As I write, General Admission for DConf 2018 in Munich has been open for one week. The conference runs from May 2–5, with three days of talks capped off by a day-long Hackathon. We’ve heard there are some in the area who would like to attend, but just can’t get away from work for three days for the full conference. So we’ve decided to do something about it.
This year, the Hackathon is open, free of charge, to anyone interested in hanging out with us on Saturday, May 5th, the final day of the conference. You’ll have to bring your own lunch, but you’ll get access to the full day. This time around, it’s more than just hacking on and talking about D code.
We’ve added one more new item to the list this year: the Hackathon will be kicked off with a talk by Shachar Shemesh from WekaIO. His talk, Announcing Mecca, introduces the company’s open source D project to the world, a perfect way to get us started on an event intended to motivate hacking on open source D projects.
Last year, our inaugural Hackathon was a great success. It’s not a hackathon in the traditional sense, but an opportunity for D programmers to come together and spend the day working on the projects that they think matter, improve the D ecosystem, or learn more about D programming.
Any attendee with an open source D project is welcome to seek out collaborators to help them get work done on site, or to hunker down and help others hack features and bug fixes into their own projects, or any project in the D ecosystem. Some may simply want to sit and code by themselves, getting instant feedback from others on site when it’s needed, and that’s fine, too. Last year’s event proved to be quite a productive day, particularly for the core D projects.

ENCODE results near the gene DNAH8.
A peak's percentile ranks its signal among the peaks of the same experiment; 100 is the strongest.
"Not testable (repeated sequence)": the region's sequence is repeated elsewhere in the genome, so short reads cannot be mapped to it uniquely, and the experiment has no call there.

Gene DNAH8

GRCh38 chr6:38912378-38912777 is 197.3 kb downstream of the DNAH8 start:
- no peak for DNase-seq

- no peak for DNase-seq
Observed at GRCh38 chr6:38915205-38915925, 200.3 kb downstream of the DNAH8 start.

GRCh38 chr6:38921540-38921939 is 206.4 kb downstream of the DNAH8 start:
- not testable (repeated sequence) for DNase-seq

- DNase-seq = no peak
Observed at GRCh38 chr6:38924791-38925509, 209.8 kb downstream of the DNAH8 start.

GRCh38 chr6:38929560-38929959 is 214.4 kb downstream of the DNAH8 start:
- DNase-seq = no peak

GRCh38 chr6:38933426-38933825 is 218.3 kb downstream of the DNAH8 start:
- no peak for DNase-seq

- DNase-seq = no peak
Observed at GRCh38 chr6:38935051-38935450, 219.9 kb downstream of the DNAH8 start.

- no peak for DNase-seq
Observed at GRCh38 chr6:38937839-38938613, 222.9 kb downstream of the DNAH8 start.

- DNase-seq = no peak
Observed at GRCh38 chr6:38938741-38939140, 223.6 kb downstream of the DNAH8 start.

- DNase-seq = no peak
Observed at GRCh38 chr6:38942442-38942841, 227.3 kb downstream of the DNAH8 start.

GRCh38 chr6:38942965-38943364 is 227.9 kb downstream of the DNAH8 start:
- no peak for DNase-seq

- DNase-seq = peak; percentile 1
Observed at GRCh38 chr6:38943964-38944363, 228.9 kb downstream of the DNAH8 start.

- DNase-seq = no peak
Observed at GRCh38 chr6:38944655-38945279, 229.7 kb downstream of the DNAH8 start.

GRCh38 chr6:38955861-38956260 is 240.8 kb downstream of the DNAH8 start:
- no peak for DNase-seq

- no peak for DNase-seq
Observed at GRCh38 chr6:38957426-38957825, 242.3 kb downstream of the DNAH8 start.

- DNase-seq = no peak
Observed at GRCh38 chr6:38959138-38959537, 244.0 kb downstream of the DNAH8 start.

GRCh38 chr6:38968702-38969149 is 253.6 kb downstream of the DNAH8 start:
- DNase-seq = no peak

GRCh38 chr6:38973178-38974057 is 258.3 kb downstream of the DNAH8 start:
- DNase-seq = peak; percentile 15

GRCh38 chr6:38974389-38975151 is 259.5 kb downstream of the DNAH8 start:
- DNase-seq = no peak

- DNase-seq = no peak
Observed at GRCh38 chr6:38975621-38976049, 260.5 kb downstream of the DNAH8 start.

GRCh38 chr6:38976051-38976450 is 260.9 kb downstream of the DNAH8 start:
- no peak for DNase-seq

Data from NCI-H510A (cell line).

Those not in the mood for coding, or who aren’t yet up to speed on D programming, are covered, too. Last year, groups gathered to hold brainstorming sessions on ideas for new projects, or for solving complex issues in the core. Others, D’s BDFL Walter Bright among them, took some time during the day to tutor less experienced D programmers, on specific language features and other programming topics, in informal sessions that came about because a few people sitting near each other started asking questions.
In short, the DConf Hackathon is a day of getting things done in a friendly and collaborative environment full of people with shared interests. It’s a loosely organized event, the direction of which is determined by those participating. We’ll throw some ideas out there for you to work on if you need the cues, but you’re free to go your own way.
Last year’s Hackathon fell on a Sunday, and some of the conference attendees had to skip it or leave early in order to get back home for work on Monday. This year, it’s on a Saturday, so we hope that if you weren’t able to stick around last year you can do so this time around.
If you’ve never been to a DConf or don’t know much about the D language, the Hackathon Pass is a great remedy for both ailments. So if you’re in or near Munich Saturday, May 5th, we invite you come on by and hear about a great new open source project, spend a day with a friendly crowd of interesting people, and learn a little about the D programming language in the process.